Workaround: Use a key size smaller than or equal to 124 bytes.

CSCee67450

A Cisco device running Cisco IOS and enabled for the Border Gateway Protocol (BGP) is vulnerable to a Denial of Service (DoS) attack from a malformed BGP packet. Only devices with the command `bgp log-neighbor-changes' configured are vulnerable. The BGP protocol is not enabled by default, and must be configured in order to accept traffic from an explicitly defined peer. Unless the malicious traffic appears to be sourced from a configured, trusted peer, it would be difficult to inject a malformed packet.

If a misformed packet is received and queued up on the interface, this bug may also be triggered by other means which are not considered remotely exploitable such as the use of the command `show ip bgp neighbors' or running the command `debug ip bgp <neighbor> updates' for a configured bgp neighbor.

Cisco has made free software available to address this problem.

For more details, please refer to this advisory, available at http://www.cisco.com/warp/public/707/cisco-sa-20050126-bgp.shtml

Sample Configuration

The configuration for IPSec Stateful Failover builds on the standard Stateful Failover configuration, but with the addition of a tunnel interface for each GRE endpoint, as shown in Figure 1.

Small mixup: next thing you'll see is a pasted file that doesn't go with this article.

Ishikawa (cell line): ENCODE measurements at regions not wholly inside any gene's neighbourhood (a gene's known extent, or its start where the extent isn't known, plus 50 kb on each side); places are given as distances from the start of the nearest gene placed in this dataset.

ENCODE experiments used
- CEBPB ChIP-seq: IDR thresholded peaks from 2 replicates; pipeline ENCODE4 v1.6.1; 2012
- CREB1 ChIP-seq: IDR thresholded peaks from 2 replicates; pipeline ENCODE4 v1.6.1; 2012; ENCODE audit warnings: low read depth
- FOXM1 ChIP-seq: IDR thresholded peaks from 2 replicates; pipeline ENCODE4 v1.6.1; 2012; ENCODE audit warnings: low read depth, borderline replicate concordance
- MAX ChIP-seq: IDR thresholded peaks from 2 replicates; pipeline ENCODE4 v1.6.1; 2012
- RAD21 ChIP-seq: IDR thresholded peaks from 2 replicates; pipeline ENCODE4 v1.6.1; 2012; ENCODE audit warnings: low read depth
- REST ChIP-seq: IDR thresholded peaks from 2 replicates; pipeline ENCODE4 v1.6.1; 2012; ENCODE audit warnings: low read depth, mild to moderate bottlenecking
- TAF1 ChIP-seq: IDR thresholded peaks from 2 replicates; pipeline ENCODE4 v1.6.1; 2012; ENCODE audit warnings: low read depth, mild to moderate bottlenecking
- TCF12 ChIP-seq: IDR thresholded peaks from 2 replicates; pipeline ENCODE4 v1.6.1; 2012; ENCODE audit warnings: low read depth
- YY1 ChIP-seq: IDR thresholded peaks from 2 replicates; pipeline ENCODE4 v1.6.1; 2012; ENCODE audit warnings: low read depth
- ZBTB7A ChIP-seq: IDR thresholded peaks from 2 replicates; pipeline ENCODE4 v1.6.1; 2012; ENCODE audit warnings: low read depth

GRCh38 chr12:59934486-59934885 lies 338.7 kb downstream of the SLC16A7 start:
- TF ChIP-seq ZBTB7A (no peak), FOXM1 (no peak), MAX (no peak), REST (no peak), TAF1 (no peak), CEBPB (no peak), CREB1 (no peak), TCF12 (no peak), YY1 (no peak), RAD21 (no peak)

1. The crypto parameters on the Stateful Failover Pair must be the same for:

isakmp policy (encryption, authentication, hash, lifetime, group)

isakmp key (shared secret with remote peer)

IPSec security-association lifetimes

IPSec transform set

2. Crypto map has to be applied to the physical interface (not the tunnel). To get traffic to go to the Tunnel interface there should be a route to the Tunnel IP address from the crypto peer.

3. SSP group can be configured with up to 32 redundancy groups, (with 32 Virtual IP Addresses).

4. There must be an access-list for the gre traffic with the VIP as one of the endpoints.

Following is a sample configuration which uses multiple redundancy groups, and multiple GRE tunnels. Note that this isn't necessarily a realistic deployment, but was used in the lab to illustrate the failover of multiple redundancy groups with multiple GRE tunnels. Ethernet sub-interfaces were used to simulate multiple VIPs.

Note that the other redundant router would have the same configuration except that the physical IP addresses will be different, and the SSP remote address will be pointing to the physical IP address of the private interface of the SSP peer.

Head-end router:


ip cef
!
ssp group 100
 remote 40.0.0.5
 redundancy GRE_1
 redundancy GRE_2
redundancy PRIVATE
 
!
crypto isakmp policy 1
 encr 3des
 authentication pre-share
crypto isakmp key gre1 address 20.1.1.1
crypto isakmp key gre2 address 20.1.2.1


Note The 20.1.+.1 addresses are the remote peers.


crypto isakmp ssp 100
!
!
crypto ipsec security-association lifetime kilobytes 536870912
crypto ipsec security-association lifetime seconds 86400
!
crypto ipsec transform-set HA_TRANSFORM esp-3des 
!
crypto map gre_1 1 ipsec-isakmp   
 set peer 20.1.1.1
 set transform-set HA_TRANSFORM